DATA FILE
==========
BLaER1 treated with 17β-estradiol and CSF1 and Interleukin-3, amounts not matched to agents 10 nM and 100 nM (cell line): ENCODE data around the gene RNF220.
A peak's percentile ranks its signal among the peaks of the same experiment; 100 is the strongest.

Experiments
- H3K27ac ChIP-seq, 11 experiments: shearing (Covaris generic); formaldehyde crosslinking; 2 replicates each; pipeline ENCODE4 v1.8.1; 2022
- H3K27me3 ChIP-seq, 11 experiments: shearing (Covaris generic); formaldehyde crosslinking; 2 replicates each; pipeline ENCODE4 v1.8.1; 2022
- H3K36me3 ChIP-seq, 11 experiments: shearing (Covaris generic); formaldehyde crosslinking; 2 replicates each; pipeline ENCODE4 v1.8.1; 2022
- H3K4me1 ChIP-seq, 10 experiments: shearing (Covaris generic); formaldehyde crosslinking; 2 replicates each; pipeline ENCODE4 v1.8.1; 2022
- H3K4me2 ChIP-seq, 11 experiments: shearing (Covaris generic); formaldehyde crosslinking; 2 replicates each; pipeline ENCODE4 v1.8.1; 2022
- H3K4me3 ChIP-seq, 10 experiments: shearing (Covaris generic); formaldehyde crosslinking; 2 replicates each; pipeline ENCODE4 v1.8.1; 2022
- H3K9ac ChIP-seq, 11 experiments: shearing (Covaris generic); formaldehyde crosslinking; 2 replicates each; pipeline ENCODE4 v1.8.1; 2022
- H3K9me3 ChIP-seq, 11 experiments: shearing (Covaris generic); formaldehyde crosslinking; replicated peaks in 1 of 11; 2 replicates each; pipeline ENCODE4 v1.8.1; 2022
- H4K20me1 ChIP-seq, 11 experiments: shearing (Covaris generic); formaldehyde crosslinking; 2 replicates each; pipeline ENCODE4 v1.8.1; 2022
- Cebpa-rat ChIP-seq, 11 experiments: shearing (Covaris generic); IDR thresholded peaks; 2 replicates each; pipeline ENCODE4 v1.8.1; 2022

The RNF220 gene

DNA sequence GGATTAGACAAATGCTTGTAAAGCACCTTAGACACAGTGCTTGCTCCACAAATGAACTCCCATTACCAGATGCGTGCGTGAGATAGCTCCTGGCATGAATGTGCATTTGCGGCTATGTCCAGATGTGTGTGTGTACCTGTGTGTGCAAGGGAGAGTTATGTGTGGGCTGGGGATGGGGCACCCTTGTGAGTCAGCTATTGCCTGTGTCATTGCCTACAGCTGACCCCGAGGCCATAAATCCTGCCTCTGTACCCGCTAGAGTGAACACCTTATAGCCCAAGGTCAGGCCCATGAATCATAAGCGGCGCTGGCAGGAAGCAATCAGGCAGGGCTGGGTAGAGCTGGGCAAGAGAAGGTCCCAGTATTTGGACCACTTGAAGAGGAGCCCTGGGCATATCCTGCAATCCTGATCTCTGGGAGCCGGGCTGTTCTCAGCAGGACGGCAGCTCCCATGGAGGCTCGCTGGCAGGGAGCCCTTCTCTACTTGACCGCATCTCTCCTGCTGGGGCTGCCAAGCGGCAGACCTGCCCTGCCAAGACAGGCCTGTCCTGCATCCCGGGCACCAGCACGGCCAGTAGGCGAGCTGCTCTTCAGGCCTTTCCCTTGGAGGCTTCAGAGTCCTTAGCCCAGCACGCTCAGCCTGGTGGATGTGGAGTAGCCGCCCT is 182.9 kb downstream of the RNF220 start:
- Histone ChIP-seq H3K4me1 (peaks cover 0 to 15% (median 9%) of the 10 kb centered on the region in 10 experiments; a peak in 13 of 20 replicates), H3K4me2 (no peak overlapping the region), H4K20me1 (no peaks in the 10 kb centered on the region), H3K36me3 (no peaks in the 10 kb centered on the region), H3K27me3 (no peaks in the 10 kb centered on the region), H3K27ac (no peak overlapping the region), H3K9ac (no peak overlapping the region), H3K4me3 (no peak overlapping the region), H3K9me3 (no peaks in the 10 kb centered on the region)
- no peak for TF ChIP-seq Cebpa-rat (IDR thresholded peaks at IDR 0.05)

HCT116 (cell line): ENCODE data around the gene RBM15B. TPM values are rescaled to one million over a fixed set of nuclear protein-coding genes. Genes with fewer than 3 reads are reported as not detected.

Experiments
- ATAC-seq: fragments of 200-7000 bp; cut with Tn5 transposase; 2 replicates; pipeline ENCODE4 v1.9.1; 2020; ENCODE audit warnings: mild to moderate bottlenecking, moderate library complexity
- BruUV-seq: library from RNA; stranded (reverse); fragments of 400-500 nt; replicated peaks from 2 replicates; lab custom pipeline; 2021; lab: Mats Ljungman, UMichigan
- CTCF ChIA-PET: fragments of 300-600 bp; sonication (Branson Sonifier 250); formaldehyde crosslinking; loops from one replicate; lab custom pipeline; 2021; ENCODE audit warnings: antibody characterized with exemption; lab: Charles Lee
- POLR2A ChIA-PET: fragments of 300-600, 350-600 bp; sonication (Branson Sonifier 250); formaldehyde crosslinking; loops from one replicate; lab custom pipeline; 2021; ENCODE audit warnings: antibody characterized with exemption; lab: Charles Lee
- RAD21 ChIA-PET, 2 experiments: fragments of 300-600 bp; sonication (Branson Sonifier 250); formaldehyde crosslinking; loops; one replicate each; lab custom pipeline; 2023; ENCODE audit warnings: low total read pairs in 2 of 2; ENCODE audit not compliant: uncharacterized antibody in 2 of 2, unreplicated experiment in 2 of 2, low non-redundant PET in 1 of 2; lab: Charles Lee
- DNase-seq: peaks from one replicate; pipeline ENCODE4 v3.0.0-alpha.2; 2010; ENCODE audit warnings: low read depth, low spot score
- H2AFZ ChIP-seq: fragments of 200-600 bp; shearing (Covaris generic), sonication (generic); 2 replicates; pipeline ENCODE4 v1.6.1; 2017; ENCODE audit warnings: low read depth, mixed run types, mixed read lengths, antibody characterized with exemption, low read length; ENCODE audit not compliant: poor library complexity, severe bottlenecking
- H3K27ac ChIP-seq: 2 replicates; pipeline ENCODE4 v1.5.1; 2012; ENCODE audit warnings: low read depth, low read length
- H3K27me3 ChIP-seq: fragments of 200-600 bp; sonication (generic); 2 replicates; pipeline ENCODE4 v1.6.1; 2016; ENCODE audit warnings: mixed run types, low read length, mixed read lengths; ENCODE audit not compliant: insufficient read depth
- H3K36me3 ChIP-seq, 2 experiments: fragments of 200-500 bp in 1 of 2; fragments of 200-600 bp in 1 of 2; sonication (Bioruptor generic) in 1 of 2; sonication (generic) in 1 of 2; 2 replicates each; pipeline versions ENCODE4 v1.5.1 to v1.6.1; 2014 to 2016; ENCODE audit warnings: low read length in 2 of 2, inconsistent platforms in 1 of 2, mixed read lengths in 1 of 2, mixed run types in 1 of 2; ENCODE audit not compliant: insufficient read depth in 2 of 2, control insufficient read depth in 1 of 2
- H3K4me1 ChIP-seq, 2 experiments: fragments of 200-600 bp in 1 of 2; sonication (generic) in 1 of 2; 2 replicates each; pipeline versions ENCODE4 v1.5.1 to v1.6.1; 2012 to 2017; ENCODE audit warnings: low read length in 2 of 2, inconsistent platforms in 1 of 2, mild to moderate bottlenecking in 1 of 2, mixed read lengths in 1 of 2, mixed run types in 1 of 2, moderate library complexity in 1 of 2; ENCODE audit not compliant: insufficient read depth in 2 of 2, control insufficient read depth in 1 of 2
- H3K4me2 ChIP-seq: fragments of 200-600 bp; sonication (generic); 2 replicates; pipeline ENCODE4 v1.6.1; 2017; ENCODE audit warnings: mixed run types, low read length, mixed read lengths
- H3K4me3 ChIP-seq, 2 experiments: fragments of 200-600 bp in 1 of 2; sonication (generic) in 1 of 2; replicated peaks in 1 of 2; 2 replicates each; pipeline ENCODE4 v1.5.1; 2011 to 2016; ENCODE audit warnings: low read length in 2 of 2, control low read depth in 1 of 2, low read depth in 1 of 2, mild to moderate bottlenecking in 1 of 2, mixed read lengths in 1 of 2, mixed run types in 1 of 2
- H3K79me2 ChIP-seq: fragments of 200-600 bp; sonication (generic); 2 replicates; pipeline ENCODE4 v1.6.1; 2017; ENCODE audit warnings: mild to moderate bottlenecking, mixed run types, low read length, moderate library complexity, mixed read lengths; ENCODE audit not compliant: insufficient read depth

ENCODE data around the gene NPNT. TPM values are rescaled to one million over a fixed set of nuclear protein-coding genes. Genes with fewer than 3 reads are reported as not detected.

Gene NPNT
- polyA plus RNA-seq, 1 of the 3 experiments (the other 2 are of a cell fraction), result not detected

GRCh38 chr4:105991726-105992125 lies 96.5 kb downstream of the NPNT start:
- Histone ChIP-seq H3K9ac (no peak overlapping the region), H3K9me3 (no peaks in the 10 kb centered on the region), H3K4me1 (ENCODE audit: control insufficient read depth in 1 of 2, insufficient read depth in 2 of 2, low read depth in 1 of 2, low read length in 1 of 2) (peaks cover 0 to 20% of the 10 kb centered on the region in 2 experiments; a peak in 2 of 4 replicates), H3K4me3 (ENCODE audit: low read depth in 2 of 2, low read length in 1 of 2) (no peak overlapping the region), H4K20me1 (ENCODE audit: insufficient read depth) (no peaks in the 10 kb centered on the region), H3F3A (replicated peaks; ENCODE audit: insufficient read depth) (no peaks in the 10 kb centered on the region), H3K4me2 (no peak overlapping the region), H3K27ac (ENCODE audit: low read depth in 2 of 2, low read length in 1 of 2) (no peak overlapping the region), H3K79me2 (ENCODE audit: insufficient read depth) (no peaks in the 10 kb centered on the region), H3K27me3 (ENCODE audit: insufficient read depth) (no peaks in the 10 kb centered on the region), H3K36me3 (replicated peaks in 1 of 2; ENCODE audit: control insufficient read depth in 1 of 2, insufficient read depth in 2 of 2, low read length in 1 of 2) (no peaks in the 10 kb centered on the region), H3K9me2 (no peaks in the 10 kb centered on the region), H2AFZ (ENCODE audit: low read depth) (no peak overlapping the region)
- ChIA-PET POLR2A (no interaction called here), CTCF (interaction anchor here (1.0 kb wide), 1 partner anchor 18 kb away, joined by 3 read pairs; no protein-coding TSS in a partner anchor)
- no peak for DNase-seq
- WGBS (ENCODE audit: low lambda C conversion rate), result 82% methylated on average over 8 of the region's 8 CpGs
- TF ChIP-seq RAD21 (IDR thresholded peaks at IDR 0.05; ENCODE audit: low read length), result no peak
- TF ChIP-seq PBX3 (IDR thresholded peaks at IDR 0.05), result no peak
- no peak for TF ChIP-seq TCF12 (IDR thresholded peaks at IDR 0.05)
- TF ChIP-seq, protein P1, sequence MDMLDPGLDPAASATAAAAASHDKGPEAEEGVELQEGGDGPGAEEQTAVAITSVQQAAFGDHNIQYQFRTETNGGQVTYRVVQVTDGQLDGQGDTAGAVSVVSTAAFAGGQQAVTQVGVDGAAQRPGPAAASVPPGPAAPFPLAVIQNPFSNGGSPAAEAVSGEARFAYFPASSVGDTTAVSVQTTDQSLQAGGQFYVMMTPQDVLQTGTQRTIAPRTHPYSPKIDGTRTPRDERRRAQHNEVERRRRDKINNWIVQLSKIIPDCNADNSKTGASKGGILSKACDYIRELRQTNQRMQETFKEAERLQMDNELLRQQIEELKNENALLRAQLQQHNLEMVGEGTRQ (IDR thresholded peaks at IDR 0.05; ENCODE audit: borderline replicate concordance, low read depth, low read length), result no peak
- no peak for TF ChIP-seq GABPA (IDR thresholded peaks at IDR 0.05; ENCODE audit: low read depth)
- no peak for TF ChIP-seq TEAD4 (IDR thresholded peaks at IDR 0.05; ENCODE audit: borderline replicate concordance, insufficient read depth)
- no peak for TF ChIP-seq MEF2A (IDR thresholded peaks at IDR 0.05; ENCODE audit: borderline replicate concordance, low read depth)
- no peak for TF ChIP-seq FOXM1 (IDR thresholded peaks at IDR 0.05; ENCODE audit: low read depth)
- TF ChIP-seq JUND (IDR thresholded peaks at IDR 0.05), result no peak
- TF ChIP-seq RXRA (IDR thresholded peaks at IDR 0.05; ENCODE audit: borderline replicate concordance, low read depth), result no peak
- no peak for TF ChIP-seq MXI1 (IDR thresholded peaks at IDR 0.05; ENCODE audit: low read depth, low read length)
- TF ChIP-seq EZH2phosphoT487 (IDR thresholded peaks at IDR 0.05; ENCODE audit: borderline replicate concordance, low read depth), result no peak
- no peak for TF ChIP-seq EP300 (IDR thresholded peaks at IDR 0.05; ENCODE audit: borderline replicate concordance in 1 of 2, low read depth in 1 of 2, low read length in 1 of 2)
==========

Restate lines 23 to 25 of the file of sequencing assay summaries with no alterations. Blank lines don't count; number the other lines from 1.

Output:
- POLR2A ChIA-PET: fragments of 300-600, 350-600 bp; sonication (Branson Sonifier 250); formaldehyde crosslinking; loops from one replicate; lab custom pipeline; 2021; ENCODE audit warnings: antibody characterized with exemption; lab: Charles Lee
- RAD21 ChIA-PET, 2 experiments: fragments of 300-600 bp; sonication (Branson Sonifier 250); formaldehyde crosslinking; loops; one replicate each; lab custom pipeline; 2023; ENCODE audit warnings: low total read pairs in 2 of 2; ENCODE audit not compliant: uncharacterized antibody in 2 of 2, unreplicated experiment in 2 of 2, low non-redundant PET in 1 of 2; lab: Charles Lee
- DNase-seq: peaks from one replicate; pipeline ENCODE4 v3.0.0-alpha.2; 2010; ENCODE audit warnings: low read depth, low spot score